The study helped clarify our purpose and energized a core group of producers to continue developing retail and value-added opportunities through their participation in the project.

Methods and Approach
The formal studies were contracted as two separate transactions, chiefly because the committee was very concerned about managing costs and being specific about what we expected to receive. By splitting the contract, we could evaluate the feasibility study and then clearly spell out what we needed for the market analysis.

A collaborative approach allowed for critiques from the audience we were looking to reach. This method, though more time-consuming, ultimately produced a more valuable body of work for our producers.

Public meetings were also valuable in pointing to the complimentary activities that we could develop. Though some of the insights offered in these meetings were not directly related to dairy value-added, they were of importance to our overriding concern of farmer preservation, and they did provide insight into corollary opportunities.

The Mifflinburg Farmers Market, which is a grower-only market, was an offshoot of the meetings by the committee, and it now has about a dozen local producers involved. This effort has attracted support from local elected officials and has established a continuing presence for the marketing of value-added products.

The two reports—feasibility and marketing—supported the USDA approval process and influenced their decision to provide an 80% guarantee on a million-dollar loan to local producers who are developing a retail and bottling operation. The mechanics of volume and excess capacity have been worked out in great detail by the participants, and what was missing was the market analysis. The second of our two reports served that purpose beautifully.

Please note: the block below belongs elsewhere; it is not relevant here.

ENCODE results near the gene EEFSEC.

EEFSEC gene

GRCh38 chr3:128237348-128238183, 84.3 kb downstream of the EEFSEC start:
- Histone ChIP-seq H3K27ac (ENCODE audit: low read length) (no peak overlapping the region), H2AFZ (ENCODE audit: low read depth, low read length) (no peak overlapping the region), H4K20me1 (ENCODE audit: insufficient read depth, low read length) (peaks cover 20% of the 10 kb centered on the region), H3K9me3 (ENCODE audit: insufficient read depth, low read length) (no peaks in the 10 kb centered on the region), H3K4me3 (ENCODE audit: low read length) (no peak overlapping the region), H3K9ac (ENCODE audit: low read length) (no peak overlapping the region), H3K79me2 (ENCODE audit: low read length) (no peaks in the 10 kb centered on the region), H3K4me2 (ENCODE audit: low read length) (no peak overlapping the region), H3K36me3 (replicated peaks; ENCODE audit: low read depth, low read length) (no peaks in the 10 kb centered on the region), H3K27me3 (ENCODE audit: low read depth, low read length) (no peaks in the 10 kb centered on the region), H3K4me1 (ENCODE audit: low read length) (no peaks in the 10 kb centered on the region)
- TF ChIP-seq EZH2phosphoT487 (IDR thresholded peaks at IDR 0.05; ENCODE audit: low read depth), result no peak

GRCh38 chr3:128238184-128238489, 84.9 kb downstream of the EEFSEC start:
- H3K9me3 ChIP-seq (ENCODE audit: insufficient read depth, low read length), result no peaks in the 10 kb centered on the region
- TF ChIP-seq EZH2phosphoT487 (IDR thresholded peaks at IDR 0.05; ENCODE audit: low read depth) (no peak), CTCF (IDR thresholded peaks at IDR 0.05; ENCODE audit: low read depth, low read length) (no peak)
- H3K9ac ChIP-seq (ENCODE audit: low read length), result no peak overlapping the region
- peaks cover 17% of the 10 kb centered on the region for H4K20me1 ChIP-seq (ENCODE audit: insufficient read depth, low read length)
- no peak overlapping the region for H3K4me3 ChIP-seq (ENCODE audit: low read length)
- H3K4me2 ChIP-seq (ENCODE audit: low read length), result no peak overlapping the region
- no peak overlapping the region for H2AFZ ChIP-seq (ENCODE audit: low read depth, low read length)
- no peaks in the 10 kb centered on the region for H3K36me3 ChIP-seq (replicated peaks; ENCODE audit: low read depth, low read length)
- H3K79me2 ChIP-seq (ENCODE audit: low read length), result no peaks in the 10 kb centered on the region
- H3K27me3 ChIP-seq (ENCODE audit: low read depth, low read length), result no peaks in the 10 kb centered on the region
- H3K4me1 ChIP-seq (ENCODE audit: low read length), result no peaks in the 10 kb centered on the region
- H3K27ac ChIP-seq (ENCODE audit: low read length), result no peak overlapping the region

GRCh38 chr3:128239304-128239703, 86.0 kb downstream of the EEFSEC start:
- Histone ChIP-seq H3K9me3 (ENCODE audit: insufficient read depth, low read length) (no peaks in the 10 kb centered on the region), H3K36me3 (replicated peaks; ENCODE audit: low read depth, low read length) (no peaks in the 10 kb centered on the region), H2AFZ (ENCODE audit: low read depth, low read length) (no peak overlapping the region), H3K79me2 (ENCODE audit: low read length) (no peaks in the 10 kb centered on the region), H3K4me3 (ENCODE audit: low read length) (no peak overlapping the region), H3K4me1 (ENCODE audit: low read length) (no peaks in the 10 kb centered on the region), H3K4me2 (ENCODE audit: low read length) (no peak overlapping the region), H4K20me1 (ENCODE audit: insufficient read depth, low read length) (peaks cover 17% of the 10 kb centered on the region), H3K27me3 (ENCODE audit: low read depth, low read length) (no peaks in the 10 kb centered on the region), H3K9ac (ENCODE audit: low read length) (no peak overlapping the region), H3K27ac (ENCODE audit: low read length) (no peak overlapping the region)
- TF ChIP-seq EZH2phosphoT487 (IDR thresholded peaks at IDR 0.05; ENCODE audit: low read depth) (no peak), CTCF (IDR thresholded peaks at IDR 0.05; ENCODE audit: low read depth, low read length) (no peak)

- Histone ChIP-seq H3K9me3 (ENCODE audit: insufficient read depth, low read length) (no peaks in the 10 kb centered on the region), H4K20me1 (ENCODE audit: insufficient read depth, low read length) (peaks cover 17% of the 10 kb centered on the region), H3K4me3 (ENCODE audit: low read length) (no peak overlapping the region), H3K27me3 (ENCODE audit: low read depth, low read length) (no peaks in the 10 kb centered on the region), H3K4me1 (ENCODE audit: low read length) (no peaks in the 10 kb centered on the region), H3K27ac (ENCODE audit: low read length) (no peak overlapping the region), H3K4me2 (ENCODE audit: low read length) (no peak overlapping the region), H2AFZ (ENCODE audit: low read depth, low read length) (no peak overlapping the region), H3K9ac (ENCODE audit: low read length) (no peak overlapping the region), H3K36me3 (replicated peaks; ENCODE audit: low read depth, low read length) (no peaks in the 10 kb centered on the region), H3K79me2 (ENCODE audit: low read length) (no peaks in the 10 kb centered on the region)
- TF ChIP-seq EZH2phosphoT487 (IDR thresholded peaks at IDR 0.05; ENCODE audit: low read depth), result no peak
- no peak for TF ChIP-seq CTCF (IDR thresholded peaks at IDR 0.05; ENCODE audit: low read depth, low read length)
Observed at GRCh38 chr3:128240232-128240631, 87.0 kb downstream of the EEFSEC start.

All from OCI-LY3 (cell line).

A small group of committee members are also presently formulating strategy around a cooperatively owned retail outlet that would serve local producers of food and fiber.

A significant result of the work was the recognition that a major need existed for a full-time marketing specialist to work with local producers. Funding to support this full-time position for a multi-county territory has been presented to the County Commissioners, Penn State Extension, and a local philanthropic foundation.

Another result of the project is that a local dairyman is in the later stages of creating a retail dairy. He will sell his own milk, ice cream, and yogurt, along with outlet cheese.

The committee continues to function, and the farm community continues to monitor our progress with interest. The full impact of our work will not be calculated until the bottling operations come on line and we secure the full-time marketing position. Enthusiasm and commitment are high, and the committee has received many calls from other groups, particularly in the Northeast, who have learned of the project through the SARE network. We have distributed dozens of our reports to them and shared our insights.

Reports have also been made available to all the dairymen in the Susquehanna Valley.
In large measure, as a result of this project, a plan of work has been developed by the committee that details the essential components required for the full market development of locally produced agricultural products. It is our mission to continue promoting value-added production systems in order to preserve farms and farmers in the Susquehanna Valley by engaging and educating our local producers. It is our desire to promote economic security through the cultivation of marketing expertise and support.

Reported October 2000